Georgetown's basketball coach, John Thompson, walked out of the Pit tonight grinning broadly. His team had almost blown a 20-point lead to New Mexico. He had seen lots of mistakes. He had been in a struggle for the first time all season.
And so, after the Hoyas had held off the Lobos, 69-61, before 17,029, he had one thing to say: "This is exactly what we needed."
What they needed and what they got was a scare.
After victories over Nevada-Las Vegas and De Paul that had people using the word superteam, Thompson had fretted that the Hoyas (9-0) might get cocky. Tonight, leading by 48-29 after 22 minutes, they looked like they were on the way to another rout.
"We played their game the first half and that's why we got so far behind," said Johnny Brown, New Mexico's high scorer with 19 points. "Then in the second half we slowed things down, made it a half-court game and came back."
The comeback was stopped in the last four minutes when Billy Martin (12 points) made two jumpers in the lane and Patrick Ewing (14 points, seven blocked shots) made another to highlight a 6-0 run that turned a shaky 60-57 lead into a comfortable 66-57 one. David Wingate led the Hoyas with 16 points, 14 of them in the first half.
"This was a good game for us," Martin said. "We know we'll face this kind of crowd in the Big East so it was good to have a game where we had to have poise at the end."
For a long time it looked as if the end would be strictly garbage time. On the first possession of the game, Ewing who had missed his first game, Wednesday against Morgan State (after 113 straight), showed no ill effects from his sprained left hand, blocking two shots. That started a 10-0 deluge, causing New Mexico Coach Gary Colson to call time with 2:30 into the game to calm his team down.
Even after the Lobos (5-3) finally scored on Brown's layup with 15:55 left, the Hoyas dominated, running their break beautifully, controlling the boards (23-15) and shooting from everywhere on their way to a 44-27 halftime lead.
But two minutes into the second half, the game suddenly changed. From 48-29, the Lobos ran 12 straight points, causing Thompson to call two timeouts -- one to demand angrily of his team in the huddle, "What is going on out there," the other to soothe and calm in the face of a suddenly turned-on crowd that was turning this aptly named building into a madhouse.
"It wasn't that we thought the game was over or anything," said Michael Jackson of New Mexico's run. "It was just that they got a few loose balls and hit a couple of tough shots while we missed some open ones. It happens. We know we can lose. I'm just glad we didn't tonight."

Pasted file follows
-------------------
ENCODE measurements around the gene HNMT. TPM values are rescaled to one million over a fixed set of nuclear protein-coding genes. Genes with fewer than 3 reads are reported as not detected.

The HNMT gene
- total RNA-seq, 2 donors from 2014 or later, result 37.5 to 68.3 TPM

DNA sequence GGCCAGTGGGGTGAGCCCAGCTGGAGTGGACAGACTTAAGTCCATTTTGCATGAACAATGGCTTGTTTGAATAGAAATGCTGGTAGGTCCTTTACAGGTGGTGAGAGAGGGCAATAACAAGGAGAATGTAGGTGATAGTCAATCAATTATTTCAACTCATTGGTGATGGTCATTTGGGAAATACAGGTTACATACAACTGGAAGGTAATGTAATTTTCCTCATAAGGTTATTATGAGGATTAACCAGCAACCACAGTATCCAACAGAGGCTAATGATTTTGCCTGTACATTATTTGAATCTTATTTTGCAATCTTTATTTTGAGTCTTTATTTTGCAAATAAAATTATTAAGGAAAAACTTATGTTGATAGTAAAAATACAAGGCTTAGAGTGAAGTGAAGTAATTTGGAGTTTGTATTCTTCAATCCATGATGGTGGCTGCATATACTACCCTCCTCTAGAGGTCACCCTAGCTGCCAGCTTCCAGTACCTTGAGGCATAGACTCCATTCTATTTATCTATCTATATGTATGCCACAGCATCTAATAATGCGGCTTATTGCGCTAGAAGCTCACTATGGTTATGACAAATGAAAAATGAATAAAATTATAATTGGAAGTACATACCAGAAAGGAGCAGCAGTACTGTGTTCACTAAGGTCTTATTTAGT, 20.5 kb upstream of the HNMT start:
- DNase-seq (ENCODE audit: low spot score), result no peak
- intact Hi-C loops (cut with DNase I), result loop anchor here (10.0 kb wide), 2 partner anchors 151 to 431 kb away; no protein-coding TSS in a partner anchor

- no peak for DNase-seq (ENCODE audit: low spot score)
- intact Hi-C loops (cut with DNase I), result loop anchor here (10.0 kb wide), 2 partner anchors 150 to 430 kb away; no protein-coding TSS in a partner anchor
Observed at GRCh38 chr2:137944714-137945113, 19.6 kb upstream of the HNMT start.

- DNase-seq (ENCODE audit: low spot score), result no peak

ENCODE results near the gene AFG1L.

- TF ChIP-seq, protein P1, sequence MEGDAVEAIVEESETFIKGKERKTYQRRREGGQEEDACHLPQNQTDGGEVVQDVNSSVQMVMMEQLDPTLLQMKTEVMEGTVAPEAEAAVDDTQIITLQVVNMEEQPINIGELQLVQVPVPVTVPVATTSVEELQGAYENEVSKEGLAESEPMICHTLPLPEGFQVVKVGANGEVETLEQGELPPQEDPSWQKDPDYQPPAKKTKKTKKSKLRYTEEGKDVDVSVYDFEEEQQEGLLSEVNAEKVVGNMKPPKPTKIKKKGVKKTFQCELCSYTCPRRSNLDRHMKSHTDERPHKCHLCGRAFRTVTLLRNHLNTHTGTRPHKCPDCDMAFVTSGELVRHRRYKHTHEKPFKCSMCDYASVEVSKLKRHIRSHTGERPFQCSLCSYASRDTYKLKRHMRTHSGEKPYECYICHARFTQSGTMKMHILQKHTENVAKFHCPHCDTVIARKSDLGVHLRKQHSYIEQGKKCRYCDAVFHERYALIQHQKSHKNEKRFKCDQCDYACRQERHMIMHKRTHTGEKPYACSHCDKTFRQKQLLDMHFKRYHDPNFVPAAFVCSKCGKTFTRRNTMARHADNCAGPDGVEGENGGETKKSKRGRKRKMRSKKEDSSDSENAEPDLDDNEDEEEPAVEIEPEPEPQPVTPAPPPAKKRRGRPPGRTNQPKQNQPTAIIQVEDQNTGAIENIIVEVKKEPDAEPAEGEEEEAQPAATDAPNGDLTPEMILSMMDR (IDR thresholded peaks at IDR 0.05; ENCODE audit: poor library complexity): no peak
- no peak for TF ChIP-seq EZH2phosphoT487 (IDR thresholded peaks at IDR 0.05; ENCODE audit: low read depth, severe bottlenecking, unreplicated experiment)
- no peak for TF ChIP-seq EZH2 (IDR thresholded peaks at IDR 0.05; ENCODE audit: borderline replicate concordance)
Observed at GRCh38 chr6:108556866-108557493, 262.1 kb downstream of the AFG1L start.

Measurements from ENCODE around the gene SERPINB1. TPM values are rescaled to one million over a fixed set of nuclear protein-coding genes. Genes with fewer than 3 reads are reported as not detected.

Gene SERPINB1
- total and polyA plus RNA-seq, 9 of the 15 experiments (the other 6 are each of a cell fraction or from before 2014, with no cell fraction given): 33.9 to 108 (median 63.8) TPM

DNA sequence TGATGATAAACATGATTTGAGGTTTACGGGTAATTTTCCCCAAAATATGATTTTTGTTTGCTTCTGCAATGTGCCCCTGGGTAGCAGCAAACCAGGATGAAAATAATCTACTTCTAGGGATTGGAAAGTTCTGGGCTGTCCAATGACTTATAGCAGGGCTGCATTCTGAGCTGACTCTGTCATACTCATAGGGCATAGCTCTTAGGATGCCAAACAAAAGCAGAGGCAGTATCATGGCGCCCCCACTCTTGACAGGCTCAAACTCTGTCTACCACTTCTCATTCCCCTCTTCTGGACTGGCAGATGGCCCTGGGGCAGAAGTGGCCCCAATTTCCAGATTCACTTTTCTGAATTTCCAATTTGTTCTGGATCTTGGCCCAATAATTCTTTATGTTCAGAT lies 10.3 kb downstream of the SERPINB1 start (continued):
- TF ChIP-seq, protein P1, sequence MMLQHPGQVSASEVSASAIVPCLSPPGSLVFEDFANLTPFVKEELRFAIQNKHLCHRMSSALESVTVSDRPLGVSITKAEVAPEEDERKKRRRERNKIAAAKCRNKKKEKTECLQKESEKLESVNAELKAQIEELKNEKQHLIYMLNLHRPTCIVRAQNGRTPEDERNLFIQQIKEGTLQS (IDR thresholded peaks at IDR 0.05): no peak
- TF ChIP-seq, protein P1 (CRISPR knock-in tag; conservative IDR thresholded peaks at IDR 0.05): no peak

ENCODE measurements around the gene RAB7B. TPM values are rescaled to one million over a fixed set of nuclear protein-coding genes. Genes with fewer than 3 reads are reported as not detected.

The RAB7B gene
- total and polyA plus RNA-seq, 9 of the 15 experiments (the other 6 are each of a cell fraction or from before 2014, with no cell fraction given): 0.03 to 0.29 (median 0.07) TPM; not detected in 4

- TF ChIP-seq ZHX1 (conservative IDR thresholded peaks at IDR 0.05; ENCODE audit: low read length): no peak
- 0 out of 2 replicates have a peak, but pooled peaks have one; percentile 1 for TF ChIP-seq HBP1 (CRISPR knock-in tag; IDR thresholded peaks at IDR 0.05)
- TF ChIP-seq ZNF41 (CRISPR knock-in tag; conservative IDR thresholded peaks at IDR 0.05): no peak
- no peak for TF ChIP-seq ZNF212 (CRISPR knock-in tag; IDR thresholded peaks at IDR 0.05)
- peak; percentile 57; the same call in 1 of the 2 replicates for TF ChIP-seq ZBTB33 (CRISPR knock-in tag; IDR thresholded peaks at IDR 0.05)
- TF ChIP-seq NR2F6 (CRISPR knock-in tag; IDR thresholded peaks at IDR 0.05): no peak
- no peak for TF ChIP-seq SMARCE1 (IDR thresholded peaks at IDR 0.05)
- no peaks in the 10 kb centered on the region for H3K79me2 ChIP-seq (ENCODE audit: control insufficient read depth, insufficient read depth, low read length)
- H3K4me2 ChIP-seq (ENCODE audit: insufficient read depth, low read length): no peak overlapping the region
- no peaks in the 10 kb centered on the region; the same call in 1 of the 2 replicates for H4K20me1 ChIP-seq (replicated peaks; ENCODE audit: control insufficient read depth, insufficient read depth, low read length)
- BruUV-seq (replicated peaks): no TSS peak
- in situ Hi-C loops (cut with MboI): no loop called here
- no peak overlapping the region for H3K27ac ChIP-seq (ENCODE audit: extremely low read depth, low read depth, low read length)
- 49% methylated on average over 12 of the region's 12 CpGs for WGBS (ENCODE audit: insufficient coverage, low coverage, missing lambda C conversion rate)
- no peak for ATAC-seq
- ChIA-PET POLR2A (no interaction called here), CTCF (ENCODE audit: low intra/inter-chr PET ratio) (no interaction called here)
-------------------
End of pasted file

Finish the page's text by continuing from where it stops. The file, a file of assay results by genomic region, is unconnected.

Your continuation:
Thompson was more succinct: "I think for 25 minutes they might have been in awe of us. Then they realized we were human and played very well."
Actually, both teams played well during the frenzied final 15 minutes. "At half, we said our goal was to get it to 10 with 10 to play," Brown said. "When we got it to seven with 13:07 left (48-41), we were in shock."
So was Georgetown. Maybe it was the altitude (5,200 feet) but for the first time this season the Hoyas made mortal mistakes. Ewing even missed two straight foul shots during the five-minute scoreless stretch as the Hoyas took a brief dose of their own medicine. Martin finally broke the string with a 17-footer just inside the key that made it 50-41 with 12:40 to go.
But the Lobos were patient and used a little pressure of their own. "We found out in the first half rather quickly what they could do to us in a full-court game," Colson said. "We had to slow the pace."
With each possession suddenly important, the game turned into a chess match. The Hoyas still were leading, 56-48, when a strange five-point possession made it a three-point game.
It began with 6:11 left when Reggie Williams fouled Brown as he went to the basket. There had already been words and shoves exchanged a couple of times and this time, freshman Perry McDonald ended up saying something he shouldn't have. He drew a technical.
Brown made one of two on the personal, then Eastern High School graduate Kelvin Scarborough made the technical. New Mexico kept possession on the technical. Scarborough missed a jump shot, but when George Scott (13 points) put in the rebound, Ewing fouled him. Scott's foul shot made it 56-53 and Ewing had four fouls.
"Right there we had a chance," Brown said. "But we let down just a little and you can't do that against them. They're too good."
It was more Georgetown getting up than New Mexico letting down that decided the game finally. It was still a three-point game, 60-57, with 3:47 to go. Then Martin flashed through the lane and made a stop-and-pop jumper.
"The coaches had told me to take that shot because it was open," Martin said. "I had been getting it all night and passing. There, I knew it was time to shoot."
Ewing got the ball inside to make it 64-57. Brown missed and Martin made the same shot with 1:10 left and New Mexico's run at a miracle was over.
Georgetown had another victory, it had come through a tough road game as a warmup for the conference and, most important, Thompson had lots of mistakes to point out to his team in case it started to believe that superteam stuff it had been hearing.
As he sipped his postgame milk, Thompson had one last comment: "Now, maybe they'll believe me when I tell them there are still a lot of mistakes to be corrected."